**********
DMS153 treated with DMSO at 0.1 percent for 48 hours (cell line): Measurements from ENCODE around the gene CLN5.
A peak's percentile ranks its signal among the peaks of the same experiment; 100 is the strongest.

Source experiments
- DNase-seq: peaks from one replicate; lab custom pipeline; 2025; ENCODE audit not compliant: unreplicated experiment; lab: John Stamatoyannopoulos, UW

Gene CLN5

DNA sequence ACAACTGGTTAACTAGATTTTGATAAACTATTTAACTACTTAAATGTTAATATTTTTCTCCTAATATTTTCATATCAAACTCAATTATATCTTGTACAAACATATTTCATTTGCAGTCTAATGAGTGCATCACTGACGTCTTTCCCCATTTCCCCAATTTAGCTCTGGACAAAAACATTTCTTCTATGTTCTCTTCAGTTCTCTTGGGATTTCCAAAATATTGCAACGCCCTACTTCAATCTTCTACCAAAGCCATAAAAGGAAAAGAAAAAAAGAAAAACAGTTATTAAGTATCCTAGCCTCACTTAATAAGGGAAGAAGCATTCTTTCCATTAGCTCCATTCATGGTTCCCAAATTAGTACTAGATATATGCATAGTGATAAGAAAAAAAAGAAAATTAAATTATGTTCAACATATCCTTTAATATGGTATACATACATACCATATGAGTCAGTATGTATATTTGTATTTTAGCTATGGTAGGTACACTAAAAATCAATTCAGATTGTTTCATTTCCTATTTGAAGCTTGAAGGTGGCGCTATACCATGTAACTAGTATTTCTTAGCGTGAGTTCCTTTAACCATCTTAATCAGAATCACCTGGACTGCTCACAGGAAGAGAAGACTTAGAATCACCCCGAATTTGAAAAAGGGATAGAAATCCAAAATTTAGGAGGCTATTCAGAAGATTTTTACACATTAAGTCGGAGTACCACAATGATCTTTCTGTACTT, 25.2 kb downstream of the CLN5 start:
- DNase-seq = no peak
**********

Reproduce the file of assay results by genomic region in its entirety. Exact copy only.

DMS153 treated with DMSO at 0.1 percent for 48 hours (cell line): Measurements from ENCODE around the gene CLN5.
A peak's percentile ranks its signal among the peaks of the same experiment; 100 is the strongest.

Source experiments
- DNase-seq: peaks from one replicate; lab custom pipeline; 2025; ENCODE audit not compliant: unreplicated experiment; lab: John Stamatoyannopoulos, UW

Gene CLN5

DNA sequence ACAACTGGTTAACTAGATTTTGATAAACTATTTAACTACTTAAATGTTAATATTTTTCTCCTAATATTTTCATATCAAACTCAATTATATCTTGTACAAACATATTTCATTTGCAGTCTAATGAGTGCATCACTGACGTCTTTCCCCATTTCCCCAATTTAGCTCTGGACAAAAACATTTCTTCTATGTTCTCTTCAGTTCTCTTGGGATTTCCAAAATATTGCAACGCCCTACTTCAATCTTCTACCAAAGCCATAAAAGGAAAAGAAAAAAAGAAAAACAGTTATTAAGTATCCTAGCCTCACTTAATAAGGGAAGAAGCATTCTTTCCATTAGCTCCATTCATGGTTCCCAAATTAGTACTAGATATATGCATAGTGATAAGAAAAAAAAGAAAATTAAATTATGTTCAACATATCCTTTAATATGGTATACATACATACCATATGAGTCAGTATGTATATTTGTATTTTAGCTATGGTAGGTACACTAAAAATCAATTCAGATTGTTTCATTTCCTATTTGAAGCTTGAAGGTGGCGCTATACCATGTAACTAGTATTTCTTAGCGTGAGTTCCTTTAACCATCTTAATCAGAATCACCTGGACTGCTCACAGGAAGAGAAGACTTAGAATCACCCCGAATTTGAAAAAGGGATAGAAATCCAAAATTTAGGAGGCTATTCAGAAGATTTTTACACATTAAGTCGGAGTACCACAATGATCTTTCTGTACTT, 25.2 kb downstream of the CLN5 start:
- DNase-seq = no peak